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brave the elements
To go out into and endure bad or stormy weather. Usually used hyperbolically. Thank you for braving the elements to come pick me up. I know there's a slight drizzle, but if you can brave the elements, then you may go play outside for a while.
element of surprise
A method of stealth or secrecy employed to catch someone off-guard. I'll get mom to let me stay out till midnight, but I can't ask her now, when she's expecting it—I need the element of surprise. The fish camouflages itself and disappears onto the ocean floor, relying on the element of surprise to catch its prey.
be in (one's) element
To be doing something that one is very comfortable with or proficient in. My mother is in her element in the kitchen and can make just about any dish.
be out of (one's) element
To be uncomfortable in a certain situation, typically because one lacks experience or familiarity with it. She usually just orders takeout, so she's really out of her element in the kitchen. I know you're out of your element in this new school, but you'll make friends soon, and things will get better. I asked Alex to consult on this project because I'm out of my element here.
in (one's) element
Doing something that one is very comfortable with or proficient in. My mother is in her element in the kitchen and can make just about any dish. Look how effortlessly she skates. You can tell she's in her element.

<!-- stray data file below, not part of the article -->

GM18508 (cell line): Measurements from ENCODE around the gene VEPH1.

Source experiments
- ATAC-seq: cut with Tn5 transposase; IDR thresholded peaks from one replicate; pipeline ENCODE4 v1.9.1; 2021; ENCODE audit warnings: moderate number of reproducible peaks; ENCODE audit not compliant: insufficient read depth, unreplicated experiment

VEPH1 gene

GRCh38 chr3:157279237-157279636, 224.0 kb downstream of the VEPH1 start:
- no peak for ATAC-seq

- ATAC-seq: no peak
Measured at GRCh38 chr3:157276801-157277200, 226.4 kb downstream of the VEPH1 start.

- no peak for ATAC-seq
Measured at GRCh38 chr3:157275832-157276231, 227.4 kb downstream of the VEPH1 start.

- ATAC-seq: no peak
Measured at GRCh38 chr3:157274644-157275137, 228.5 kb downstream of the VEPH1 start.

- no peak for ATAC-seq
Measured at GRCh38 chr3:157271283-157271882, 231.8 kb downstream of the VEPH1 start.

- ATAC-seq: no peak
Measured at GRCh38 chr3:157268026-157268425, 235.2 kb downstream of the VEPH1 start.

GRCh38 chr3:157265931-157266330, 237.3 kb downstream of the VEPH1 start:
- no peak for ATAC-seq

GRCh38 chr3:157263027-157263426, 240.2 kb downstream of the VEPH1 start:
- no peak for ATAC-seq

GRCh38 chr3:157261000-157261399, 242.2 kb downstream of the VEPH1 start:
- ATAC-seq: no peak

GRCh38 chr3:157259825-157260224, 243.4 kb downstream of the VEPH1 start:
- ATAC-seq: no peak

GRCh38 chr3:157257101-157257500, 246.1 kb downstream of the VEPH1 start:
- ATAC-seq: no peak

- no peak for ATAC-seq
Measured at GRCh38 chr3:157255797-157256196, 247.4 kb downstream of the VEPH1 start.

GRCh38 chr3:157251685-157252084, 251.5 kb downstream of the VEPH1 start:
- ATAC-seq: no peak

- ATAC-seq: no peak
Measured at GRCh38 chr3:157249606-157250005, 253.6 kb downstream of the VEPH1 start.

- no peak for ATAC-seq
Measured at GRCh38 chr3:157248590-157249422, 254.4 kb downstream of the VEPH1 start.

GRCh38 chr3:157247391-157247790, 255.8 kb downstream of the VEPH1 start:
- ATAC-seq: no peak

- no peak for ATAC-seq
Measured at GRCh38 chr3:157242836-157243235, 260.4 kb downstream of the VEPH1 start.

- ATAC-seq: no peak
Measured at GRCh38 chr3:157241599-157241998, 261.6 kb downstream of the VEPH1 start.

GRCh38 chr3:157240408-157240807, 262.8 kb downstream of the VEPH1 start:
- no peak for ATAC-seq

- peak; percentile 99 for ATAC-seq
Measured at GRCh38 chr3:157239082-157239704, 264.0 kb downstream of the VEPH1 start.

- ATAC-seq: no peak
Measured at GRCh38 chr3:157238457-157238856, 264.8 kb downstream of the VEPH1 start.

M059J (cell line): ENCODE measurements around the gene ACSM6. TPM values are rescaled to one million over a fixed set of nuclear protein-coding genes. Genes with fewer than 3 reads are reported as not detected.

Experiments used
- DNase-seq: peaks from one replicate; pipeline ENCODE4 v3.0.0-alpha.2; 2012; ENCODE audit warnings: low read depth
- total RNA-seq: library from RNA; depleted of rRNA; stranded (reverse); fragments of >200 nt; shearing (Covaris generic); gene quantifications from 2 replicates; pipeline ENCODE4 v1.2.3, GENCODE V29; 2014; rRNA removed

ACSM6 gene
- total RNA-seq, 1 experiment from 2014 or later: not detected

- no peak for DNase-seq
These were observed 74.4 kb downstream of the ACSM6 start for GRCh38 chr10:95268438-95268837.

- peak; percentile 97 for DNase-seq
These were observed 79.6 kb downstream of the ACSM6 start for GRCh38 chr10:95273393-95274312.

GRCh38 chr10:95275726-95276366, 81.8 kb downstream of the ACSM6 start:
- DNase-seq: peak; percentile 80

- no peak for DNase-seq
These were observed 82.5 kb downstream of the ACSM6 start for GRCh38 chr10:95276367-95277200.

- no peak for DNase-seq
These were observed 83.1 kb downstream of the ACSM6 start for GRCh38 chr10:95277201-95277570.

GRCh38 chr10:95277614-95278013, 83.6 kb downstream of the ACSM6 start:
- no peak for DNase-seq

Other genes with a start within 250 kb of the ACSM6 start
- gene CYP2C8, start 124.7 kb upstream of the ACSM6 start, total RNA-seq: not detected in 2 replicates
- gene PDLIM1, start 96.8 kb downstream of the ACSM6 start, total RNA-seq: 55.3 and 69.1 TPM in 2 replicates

in one's element
Fig. in a natural or comfortable situation or environment. Sally is in her element when she's working with algebra or calculus. Bob loves to work with color and texture. When he's painting, he's in his element.
*out of one's element
Fig. not in a natural or comfortable situation. (*Typically: be ~; get ~.) When it comes to computers, I'm out of my element. Sally's out of her element in math.
brave the elements
Go out in stormy weather, as in We've just about run out of food; I'll brave the elements and walk to the store. The use of elements for atmospheric agencies dates from the early 16th century but is rare today except in this expression, which is often used hyperbolically.
in one's element
In an environment naturally suited to or associated with one; doing what one enjoys. For example, He's in his element when he's doing woodworking. This term alludes to one's natural abode, as does the antonym, out of one's element (used by Daniel Defoe in Robinson Crusoe, 1719: "When they came to make boards ... they were quite out of their element"). [Late 1500s] Also see in one's glory.
out of one's element
see under in one's element.
in your element
COMMON If you are in your element, you are doing something that you enjoy and do well. My stepmother was in her element, organizing everything. `The sale will now commence. We will proceed in steps of two hundred thousand,' declared Bunbury, who was in his element. Note: You can say that someone is out of their element when they are doing something that they do not enjoy and do not do well. He stayed in the trade eight years, but was bored by the work and felt out of his element. As I hadn't done much cooking recently I felt a bit out of my element in the kitchen. Note: Ancient and medieval philosophers believed that all substances were composed from the four elements: earth, air, fire, and water. To be `in your element' is to be in your natural surroundings, like a bird in air or a fish in water.